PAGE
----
Art Law Report

“Charging Bull” Sculptor Articulates VARA Complaint, But “Fearless Girl” Still Standing Firm

Posted by Nicholas O'Donnell on April 13, 2017 at 4:13 PM

After a recent discussion about whether the new Fearless Girl sculpture by Kristen Visbal in Lower Manhattan might implicate the copyright of the earlier Charging Bull sculpture that has been there for nearly three decades, the sculptor who created Charging Bull has stepped to the foreground to complain that the recent installation infringes his rights.  In addition to copyright arguments, that artist (Arturo di Modica) suggests that he has a moral rights claim under the Visual Artists Rights Act of 1990 (17 U.S.C. § 106A).  But since Charging Bull predates VARA it is probably ineligible for any protection.  Even if it were eligible, the elements of VARA rights are not implicated by the installation of The Fearless Girl because nothing has actually happened to Charging Bull.  Artistic confrontation is not “distortion, mutilation or other modification” under VARA.  In short, none of the arguments he advances would bestow on him the kind of right to be asked first that he proposes.

On April 12, 2017, di Modica held a press conference to assert a grievance against the city of New York.  His attorney had also apparently sent a letter to the city the day before that made several contentions.  In the letter, di Modica’s attorney complained on his behalf that The Fearless Girl was a commercial event that infringed his copyright because it “undermined the integrity of and modified the Charging Bull.  The Charging Bull no longer carries a positive, optimistic message.  Rather, it has been transformed into a negative force and a threat.”  He also alleged VARA violations, and that The Fearless Girl dilutes di Modica’s registered trademark.  The letter threatened legal action unless the sculpture is moved, and demanded money damages. 

The central element of this argument is the derivative work assertion.  One of the most important rights granted by the Copyright Act is the right to control derivative works, which di Modica’s demand letter argues that The Fearless Girl is.  For The Fearless Girl to be a “derivative work,” however, the “Bull” would have to be a character that di Modica created and controls under copyright.  Charging Bull itself had resonance because it used a recognizable metaphor—the bull—associated with capital markets, however.  Arguing that di Modica owns the copyright to control artistic responses to the figure of a bull is like an artist arguing that he controls the right to control references to the stork as a metaphor for childbirth. 

That is not all, as we noted before.  Even if di Modica could convince a court that he controlled “derivative works” of this metaphor, The Fearless Girl would conclusively be fair use.  Much ink has been spilled about how far the fair use doctrine for visual art has moved after Cariou v. Prince, but there is no dispute that it has moved towards a more expansive view, not less. Considering the logical extension of di Modica’s argument, no artistic response or comment would be safe from copyright infringement liability.  Ironically, di Modica’s attorney’s letter uses the very word—“transformed”—that has so greatly expanded the scope of fair use.

Christina Cauterucci at Slate suggested that di Modica had a strong argument to a right of integrity claim, but this too is incorrect for multiple reasons.  First, Charging Bull predates VARA (as Cauterucci acknowledges).  It would thus only be eligible for VARA protection if di Modica had never transferred ownership of the sculpture since VARA was passed (a little-known provision of VARA).  That is certainly possible, though unknown.  Substantively, VARA confers a “right of integrity” on works of recognized stature.  For such works, an artist has the right to prevent or enjoy the “intentional distortion, mutilation or other modification” of such a work.  The right of integrity is exactly what it sounds like: a protection against the physical, not the conceptual, integrity of the work.   Right of integrity refers to physical integrity, to which The Fearless Girl poses no threat and has had no effect.  As the Second Circuit has noted, the right of integrity is “to prevent destruction.”  Carter v. Helmsley Spear, Inc., 71 F.3d 77 (2d Cir. 1995).  Is Charging Bull a work of recognized stature?  Probably—but The Fearless Girl might be too, making it eligible to make the very same argument that di Modica does.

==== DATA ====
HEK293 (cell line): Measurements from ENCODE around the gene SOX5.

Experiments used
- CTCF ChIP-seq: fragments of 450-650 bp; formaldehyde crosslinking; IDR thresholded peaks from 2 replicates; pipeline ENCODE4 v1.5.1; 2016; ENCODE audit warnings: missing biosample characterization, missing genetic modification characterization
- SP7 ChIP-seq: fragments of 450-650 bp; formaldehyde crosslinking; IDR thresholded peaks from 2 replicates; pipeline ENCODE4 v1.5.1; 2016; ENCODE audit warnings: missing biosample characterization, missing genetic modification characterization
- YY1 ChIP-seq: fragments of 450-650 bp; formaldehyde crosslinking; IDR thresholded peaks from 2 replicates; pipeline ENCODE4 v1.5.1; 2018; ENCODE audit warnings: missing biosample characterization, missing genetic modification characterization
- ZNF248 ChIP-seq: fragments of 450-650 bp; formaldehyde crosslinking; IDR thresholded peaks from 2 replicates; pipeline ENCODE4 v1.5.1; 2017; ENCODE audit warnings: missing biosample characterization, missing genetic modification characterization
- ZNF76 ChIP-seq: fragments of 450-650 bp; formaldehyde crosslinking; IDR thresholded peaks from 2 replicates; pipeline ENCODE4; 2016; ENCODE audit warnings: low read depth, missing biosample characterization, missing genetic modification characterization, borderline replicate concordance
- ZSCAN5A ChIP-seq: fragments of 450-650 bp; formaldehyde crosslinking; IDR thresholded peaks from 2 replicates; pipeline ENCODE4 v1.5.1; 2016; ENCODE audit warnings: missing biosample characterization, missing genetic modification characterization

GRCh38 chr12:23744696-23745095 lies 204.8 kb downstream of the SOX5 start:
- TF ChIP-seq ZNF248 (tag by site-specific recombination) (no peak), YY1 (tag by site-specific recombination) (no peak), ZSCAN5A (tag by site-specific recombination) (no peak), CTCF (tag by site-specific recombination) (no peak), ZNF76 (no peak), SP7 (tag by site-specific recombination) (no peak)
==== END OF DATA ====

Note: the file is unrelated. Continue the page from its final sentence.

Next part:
Lastly, as to the trademark argument, this too seems unlikely.  The argument made is that The Fearless Girl dilutes di Modica’s trademark under 15 U.S.C. § 1125(c).  Such a claim requires the plaintiff to show that the defendant has used the protected trademark in a way that “is likely to cause dilution by blurring or dilution by tarnishment of the famous mark, regardless of the presence or absence of actual or likely confusion. . . . “  Di Modica does own a registered trademark in a visual depiction of the bull with the words “Charging Bull New York” above and below it.  Yet a freestanding sculpture does not “use” Charging Bull except by reference to its existence.  Visbal is not “using” Charging Bull, The Fearless Girl, nor is her sculpture similar to di Modica’s in any meaningful way (the degree of similarity necessary to support a dilution claim is the subject of a longer debate that we won’t unpack here).

Time will tell if this dispute actually ends in court. 

Topics: Copyright Act, Visual Artists Rights Act of 1990, VARA, The Fearless Girl, Charging Bull, Arturo Di Modica, Kristen Visbal, State Street Global Advisors, Christina Cauterucci, Slate, Carter v. Helmsley Spear, Inc., 15 U.S.C. § 1125(c), Derivative Works, Trademark dilution

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